While Saudi crown prince Mohammed bin Salman is away on business in the US, Houthis saw it opportunistic to launch several salvos into the capital Riyadh.
It’s as if to send a message to would-be investors the crown prince is wooing overseas that the Kingdom is not a safe place to do business.
It won’t work.
Nonetheless, the terror in the skies that Riyadh witnessed last night did claim a casualty: An Egyptian civil worker, according to Arab News
ABC news reported that Saudi Arabia claims to have shot down seven ballistic missiles fired by Yemen’s Houthi militia, with debris killing a man in what was the first death in the capital Riyadh during the Saudi-led coalition’s three-year military campaign in Yemen.
ABC said to others were reported injured as a result of the shrapnel.
The casualties were the first in the Saudi capital since the Yemen war began in 2015.
“Saudi forces destroyed three missiles over north-eastern Riyadh shortly before midnight, as well as others fired at the southern cities of Najran, Jizan and Khamis Mushait,” the coalition said in a statement carried by state news agency SPA.
“However, videos shared online appeared to show a Saudi defence missile veering off course and crashing into a residential neighbourhood, ABC said.
The US media reported that In the al-Malqa neighbourhood, emergency personnel gathered near a crater in the ground and inspected shattered glass in nearby homes.
“Iran’ s state-owned Press TV claimed that a missile fired by Houthi rebels in Yemen had targeted King Khalid International Airport in Riyadh but was intercepted,” said ABC.
“It also claimed airports in Abha, Najran and Jizan were also targeted by missiles fired from Yemen.”
Iran-Saudi tension elevated
Crown prince Mohammed bin Salman’s depiction of Iran as similar to a Nazi regime in an interview with 60 Minutes, describing Iranian Supreme leader Ali Khamenei as “The new Hitler” has set the stage for a prolonged state of discord between the two nations.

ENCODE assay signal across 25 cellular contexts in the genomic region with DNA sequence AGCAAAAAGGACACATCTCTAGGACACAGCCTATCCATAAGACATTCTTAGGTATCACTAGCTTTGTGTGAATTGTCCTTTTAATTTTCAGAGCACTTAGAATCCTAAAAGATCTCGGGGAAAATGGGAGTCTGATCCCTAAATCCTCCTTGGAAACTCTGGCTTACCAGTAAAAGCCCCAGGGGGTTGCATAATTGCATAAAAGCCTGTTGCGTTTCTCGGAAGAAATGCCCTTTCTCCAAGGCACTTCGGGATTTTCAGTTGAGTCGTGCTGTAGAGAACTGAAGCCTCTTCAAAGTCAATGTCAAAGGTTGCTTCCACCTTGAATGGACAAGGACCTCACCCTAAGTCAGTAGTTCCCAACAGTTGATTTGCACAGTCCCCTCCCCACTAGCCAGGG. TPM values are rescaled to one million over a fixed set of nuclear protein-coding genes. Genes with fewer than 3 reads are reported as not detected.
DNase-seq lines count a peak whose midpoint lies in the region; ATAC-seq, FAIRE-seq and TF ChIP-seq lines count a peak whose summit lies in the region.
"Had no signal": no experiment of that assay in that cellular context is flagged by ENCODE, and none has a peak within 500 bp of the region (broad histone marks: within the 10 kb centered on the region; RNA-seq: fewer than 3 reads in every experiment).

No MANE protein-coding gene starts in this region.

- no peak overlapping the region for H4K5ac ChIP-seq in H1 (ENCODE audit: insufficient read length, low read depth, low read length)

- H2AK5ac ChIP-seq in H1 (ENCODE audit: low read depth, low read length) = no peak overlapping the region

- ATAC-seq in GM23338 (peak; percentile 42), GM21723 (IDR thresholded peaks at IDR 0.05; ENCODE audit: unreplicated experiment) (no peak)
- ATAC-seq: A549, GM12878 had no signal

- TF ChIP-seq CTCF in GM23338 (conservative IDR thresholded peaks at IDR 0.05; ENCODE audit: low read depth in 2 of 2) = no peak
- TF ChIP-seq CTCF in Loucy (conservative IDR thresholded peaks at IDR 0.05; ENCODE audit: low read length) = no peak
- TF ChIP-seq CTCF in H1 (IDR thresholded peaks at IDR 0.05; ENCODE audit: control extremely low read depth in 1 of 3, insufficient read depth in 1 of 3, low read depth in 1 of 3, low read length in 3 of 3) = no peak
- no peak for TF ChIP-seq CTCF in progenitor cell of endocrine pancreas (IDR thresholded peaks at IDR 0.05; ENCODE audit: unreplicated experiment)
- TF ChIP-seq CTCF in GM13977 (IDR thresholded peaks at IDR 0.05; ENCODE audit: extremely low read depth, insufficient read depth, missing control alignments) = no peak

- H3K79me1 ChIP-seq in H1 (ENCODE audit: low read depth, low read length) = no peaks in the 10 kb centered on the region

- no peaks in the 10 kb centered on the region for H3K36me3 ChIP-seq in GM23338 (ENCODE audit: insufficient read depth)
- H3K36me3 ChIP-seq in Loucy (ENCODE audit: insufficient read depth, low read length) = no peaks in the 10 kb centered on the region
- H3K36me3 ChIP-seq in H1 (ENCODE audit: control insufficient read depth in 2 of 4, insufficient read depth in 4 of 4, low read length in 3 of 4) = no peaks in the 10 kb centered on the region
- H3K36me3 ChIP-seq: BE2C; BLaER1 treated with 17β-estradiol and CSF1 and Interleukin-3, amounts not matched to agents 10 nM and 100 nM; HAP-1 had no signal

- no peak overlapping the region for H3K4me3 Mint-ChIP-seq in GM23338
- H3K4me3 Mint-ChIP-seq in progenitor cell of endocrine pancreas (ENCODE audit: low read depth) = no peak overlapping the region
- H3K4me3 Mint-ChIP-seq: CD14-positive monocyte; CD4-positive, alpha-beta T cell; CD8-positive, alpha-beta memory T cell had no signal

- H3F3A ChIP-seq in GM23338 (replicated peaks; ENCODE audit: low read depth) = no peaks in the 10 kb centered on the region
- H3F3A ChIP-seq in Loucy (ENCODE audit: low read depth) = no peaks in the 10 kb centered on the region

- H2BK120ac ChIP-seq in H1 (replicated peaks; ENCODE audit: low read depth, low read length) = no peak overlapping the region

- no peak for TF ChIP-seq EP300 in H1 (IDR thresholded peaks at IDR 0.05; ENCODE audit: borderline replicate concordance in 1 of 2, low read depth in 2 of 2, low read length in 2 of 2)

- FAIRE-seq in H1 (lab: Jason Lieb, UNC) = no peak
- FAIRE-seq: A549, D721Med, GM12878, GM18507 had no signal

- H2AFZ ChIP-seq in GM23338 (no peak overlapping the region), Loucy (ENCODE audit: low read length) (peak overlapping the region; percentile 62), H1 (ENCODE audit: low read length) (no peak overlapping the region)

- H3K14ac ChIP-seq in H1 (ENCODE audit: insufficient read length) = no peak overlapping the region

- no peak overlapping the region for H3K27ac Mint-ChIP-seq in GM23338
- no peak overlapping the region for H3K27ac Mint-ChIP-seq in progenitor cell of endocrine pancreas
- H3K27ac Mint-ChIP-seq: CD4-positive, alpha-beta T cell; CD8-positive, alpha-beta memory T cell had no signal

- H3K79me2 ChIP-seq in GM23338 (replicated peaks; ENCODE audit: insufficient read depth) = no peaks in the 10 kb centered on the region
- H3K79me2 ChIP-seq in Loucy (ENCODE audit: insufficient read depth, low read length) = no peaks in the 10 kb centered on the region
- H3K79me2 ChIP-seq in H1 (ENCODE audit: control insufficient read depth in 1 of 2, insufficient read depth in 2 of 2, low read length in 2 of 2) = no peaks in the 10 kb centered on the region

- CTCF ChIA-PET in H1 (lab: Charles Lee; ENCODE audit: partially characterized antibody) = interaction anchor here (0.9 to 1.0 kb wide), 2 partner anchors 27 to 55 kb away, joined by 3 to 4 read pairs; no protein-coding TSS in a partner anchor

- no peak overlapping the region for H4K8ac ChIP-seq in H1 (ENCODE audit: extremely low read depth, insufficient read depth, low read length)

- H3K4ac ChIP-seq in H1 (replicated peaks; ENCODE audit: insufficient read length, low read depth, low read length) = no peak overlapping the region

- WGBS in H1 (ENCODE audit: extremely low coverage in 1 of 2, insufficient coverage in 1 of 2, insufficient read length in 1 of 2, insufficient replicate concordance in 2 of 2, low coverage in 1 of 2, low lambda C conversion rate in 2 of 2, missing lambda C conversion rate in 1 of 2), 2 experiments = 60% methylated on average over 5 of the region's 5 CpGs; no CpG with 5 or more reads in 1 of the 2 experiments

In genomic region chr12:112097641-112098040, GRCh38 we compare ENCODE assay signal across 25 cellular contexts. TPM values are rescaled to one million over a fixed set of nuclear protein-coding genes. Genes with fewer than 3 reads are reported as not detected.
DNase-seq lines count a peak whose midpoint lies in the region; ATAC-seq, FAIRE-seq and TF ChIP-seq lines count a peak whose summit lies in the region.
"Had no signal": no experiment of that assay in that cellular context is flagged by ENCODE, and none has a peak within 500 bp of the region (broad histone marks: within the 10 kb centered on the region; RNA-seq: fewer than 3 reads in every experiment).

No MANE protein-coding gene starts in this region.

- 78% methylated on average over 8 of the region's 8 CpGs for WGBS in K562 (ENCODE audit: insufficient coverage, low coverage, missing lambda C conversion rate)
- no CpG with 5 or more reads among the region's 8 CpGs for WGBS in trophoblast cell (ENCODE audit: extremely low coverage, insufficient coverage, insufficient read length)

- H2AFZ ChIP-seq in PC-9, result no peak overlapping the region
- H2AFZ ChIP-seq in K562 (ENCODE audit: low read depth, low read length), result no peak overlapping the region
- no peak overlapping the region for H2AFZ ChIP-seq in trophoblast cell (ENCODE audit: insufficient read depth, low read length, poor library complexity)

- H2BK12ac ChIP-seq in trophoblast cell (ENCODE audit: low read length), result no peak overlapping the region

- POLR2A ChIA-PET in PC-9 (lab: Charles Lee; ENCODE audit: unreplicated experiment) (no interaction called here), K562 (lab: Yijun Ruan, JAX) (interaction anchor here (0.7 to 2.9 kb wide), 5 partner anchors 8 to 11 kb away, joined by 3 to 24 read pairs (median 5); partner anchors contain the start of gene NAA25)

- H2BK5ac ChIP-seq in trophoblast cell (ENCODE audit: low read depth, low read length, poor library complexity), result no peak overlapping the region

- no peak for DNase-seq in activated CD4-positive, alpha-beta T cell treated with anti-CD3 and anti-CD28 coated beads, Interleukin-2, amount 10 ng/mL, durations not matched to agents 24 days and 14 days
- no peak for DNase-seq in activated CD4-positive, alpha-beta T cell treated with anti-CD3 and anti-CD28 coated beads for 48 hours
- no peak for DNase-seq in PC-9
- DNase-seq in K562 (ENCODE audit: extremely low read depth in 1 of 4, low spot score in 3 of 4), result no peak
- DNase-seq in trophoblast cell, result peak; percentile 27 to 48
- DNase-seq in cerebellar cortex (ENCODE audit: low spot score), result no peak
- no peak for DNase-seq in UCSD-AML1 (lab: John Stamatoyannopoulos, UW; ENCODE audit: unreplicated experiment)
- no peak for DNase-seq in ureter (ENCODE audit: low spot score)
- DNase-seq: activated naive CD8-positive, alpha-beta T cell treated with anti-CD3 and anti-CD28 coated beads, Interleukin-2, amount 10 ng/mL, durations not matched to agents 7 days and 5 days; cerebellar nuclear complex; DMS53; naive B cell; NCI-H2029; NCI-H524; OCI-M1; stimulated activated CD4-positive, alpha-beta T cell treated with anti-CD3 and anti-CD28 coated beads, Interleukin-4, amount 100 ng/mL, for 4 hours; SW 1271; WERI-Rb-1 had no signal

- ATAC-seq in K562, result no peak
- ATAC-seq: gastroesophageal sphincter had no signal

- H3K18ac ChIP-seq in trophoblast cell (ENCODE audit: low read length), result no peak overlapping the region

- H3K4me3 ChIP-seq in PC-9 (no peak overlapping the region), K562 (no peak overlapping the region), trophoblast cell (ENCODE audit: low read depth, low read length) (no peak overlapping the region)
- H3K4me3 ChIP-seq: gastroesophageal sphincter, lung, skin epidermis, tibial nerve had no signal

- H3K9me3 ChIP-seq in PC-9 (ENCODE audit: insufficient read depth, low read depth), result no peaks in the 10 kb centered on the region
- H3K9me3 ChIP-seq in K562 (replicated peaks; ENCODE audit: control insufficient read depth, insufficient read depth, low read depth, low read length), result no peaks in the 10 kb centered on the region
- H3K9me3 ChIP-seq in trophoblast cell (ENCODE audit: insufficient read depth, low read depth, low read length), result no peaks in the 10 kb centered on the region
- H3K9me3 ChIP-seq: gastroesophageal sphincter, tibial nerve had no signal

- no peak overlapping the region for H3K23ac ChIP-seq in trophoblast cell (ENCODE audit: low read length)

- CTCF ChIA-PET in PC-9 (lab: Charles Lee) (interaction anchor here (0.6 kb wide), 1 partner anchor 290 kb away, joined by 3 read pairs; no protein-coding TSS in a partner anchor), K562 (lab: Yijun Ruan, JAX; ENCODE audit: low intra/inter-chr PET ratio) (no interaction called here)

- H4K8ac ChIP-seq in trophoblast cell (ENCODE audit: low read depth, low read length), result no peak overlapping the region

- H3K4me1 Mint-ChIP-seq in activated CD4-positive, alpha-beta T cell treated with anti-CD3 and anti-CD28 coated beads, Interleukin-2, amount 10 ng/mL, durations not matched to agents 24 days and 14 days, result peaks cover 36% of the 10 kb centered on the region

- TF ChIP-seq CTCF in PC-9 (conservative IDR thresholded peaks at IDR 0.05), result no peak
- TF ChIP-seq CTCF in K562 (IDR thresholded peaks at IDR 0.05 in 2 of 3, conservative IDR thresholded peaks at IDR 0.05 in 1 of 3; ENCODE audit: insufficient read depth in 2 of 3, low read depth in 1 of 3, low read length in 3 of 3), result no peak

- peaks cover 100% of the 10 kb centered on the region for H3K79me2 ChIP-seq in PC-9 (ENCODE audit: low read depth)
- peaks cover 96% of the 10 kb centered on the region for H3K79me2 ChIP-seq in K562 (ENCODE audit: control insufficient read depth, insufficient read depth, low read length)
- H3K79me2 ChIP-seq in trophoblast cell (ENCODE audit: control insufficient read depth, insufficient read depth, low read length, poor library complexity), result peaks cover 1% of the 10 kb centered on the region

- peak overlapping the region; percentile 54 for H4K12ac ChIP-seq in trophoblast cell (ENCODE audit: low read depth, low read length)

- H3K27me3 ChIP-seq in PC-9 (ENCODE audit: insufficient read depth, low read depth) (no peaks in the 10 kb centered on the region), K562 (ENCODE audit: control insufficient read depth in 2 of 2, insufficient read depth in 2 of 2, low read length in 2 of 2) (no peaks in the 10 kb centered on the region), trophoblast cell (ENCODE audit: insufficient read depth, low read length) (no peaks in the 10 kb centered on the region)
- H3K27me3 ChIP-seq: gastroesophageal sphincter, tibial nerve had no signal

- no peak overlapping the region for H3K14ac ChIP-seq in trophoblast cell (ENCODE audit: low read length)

Saudi Arabia has called Iran’s alleged supply of rockets to the Houthis “direct military aggression.”
The US has also displayed what it said were Iranian-made weapons supplied to the Houthis.
The recent Houthi attack will not soften the Saudi crown prince stance on Ira whom the kingdom blames for supporting the Shiite militia who seized the Yemeni capital Sanaa and forced President Abd Rabbu Mansour al-Hadi to flee.
The attacks marked the third time in five months that missiles have flown over Riyadh.
Houthi ballistic missiles have increased in range over time, with the first one targeting Riyadh fired in May last year, according to the United Nations.
According to CNN, between November and December of last year, the Saudi air force intercepted at least two missiles targeting its capital.
Yemeni rebels have continued targeting locations along the country’s border with Yemen.
On November 4, Yemeni rebels targeted an airport in Riyadh with a ballistic missile, according to Yemen’s Houthi-controlled Defense Ministry.
“The missile was intercepted over the city,” the Saudi Ministry of Defense said in a statement.
On December 19, the Saudi said it intercepted a ballistic missile south of Riyadh, according to Saudi state television station Al Ekhbariya.
The missile was headed to a residential area in the Saudi capital, before it was intercepted, Saudi Arabia’s official news agency reported.
“Houthi spokesman Mohammed AbdulSalam said on his Twitter account that the rebels fired the Burqan 2H ballistic missile, targeting the prestigious Yamama Palace hotel in the Saudi capital. The Burqan missile is an Iranian-modified scud missile,” reported CNN.